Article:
Baltimore County Council Chairman John A. Olszewski Sr. said Tuesday that schools Superintendent Joe A. Hairston should consider freezing administrative hiring as it looks to eliminate nearly 200 teaching positions.
"You've had some administrative positions open for nine months to a year. I think that the administration should be looking at hiring freezes as well," Olszewski told George Sarris, budget director for the Baltimore County Public Schools system. "If we're going to be asking our teachers to have hiring freezes, I think the administration level should look at hiring freezes."
During a council work session, Olszewski said two recent administrative hires made by Hairston come to mind. One of those was Renee Foose, a new deputy superintendent reportedly hired at an annual salary of $214,000.
"I think that if you have a position you were running nine months on with nothing happening then I don't understand the reasoning of that position having to be filled in these tough economic times," said Olszewski.
The council chairman said the same of a director of liberal arts position that was "vacant for a year and the school system has been humming along."
"As a time when we're looking for teacher sacrifices—which means we're going to have less teachers—the common-sense approach is to have less administrative individuals as well. The message I'd like to send strongly back is to take a look at that, because I think if sacrifices have to be made, they have to be made all the way around, just not in particular groups.
Councilman Ken Oliver said another administrative position that is about to become vacant should be combined with Foose's job description.
Also, at issue for Olszewski was a request from the school system to approve a nearly $11 million transfer in its budget. The money is related to instructional salaries, though the exact details of the transfer were not fully known.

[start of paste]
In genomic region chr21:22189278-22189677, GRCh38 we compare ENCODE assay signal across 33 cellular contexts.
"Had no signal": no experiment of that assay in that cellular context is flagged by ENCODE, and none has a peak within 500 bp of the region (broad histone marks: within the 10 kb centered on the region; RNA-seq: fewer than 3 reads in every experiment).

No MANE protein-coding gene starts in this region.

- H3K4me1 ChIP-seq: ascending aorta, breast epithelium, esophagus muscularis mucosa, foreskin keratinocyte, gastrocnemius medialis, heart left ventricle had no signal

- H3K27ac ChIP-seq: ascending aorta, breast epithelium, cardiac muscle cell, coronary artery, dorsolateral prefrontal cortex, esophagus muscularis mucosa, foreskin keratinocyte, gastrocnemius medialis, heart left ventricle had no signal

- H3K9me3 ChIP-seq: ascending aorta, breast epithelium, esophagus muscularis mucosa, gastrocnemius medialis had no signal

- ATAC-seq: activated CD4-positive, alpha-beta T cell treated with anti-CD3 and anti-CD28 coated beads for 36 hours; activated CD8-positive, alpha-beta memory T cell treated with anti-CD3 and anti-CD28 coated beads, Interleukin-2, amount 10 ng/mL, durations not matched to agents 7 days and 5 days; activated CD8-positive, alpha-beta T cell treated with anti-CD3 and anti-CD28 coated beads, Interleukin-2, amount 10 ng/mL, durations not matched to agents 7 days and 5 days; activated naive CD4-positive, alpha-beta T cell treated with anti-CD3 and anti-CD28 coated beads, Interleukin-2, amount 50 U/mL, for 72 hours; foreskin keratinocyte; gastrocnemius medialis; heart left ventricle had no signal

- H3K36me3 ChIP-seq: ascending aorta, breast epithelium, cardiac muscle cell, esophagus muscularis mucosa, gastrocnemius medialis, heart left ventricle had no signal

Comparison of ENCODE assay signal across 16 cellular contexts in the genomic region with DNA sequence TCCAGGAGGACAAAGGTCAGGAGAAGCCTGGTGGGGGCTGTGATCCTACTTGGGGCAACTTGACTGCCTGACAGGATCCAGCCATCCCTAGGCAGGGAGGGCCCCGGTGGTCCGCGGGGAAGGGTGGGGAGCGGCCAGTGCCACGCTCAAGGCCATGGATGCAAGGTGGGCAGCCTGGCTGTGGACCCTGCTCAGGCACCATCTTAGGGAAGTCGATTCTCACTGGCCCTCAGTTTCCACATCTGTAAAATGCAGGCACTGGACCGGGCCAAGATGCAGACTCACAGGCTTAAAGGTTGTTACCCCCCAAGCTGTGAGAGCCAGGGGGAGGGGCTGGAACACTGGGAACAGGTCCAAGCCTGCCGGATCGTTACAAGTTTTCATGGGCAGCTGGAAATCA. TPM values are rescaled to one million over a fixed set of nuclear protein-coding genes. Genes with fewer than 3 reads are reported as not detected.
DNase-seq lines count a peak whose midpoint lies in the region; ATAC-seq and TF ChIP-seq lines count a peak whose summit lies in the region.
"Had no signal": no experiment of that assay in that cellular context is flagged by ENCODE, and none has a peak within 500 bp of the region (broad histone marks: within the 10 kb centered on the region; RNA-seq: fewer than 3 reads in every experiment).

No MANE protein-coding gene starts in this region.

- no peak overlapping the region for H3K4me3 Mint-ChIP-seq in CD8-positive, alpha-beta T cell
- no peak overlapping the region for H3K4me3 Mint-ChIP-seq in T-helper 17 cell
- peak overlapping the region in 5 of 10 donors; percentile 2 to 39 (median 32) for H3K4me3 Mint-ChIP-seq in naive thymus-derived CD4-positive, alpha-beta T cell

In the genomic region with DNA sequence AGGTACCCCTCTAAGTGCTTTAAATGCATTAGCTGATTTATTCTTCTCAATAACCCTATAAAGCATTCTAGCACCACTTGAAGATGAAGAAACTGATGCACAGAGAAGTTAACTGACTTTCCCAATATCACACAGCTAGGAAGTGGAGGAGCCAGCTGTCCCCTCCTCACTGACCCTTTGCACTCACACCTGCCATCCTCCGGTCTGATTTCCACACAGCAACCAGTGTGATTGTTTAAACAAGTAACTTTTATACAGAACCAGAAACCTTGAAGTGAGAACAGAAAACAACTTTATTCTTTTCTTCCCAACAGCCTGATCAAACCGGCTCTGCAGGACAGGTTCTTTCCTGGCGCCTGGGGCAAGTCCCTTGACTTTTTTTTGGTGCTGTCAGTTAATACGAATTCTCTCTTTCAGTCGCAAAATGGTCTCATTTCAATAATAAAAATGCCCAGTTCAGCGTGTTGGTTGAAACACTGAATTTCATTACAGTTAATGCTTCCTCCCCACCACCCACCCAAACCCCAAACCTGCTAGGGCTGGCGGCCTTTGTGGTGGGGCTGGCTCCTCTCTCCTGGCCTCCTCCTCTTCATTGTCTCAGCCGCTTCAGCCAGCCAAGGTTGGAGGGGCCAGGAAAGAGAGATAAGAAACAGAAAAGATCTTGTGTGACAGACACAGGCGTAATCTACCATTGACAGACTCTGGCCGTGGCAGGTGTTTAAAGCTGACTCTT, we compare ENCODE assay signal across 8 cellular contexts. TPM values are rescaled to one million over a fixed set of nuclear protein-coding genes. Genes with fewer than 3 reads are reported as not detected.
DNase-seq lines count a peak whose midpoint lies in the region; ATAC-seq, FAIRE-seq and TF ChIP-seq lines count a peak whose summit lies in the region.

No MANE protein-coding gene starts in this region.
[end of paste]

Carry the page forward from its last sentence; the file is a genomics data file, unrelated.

Olszewski said the school system has come back over the last three years for $16 million in such transfers.
"If you look at the history, we've had budget appropriation transfers for that particular line item over the last three years," Olszewski said. "In these tough economic times I think people have to start sharpening their pencils and stop coming up with these over-budget items that they keep coming back for budget appropriation transfers."
Sarris sat mostly silent through the discussion, answering only when asked a question except to say that he would carry the message back to the superintendent.
"Ok, I'll be happy to tell Dr. Hairston that today," Sarris said.
The comments from Olszewski and the council come one day after County Executive Kevin Kamenetz said he would like the county to have a .
Kamenetz is scheduled to deliver his first budget message as county executive on Thursday.
The council can only cut the budget. It may not add or move money around.
"In general government budgets, the county executive has the authority to approve or disapprove spending categories. Here, we don't have that direct hands-on ability to do so," said Kamenetz. "Yet, we have to pay the bill."
Kamenetz, who has cut some vacant positions and consolidated agencies, said the county is working with school system officials to "stress the importance of tightening our belts and making the hard choices."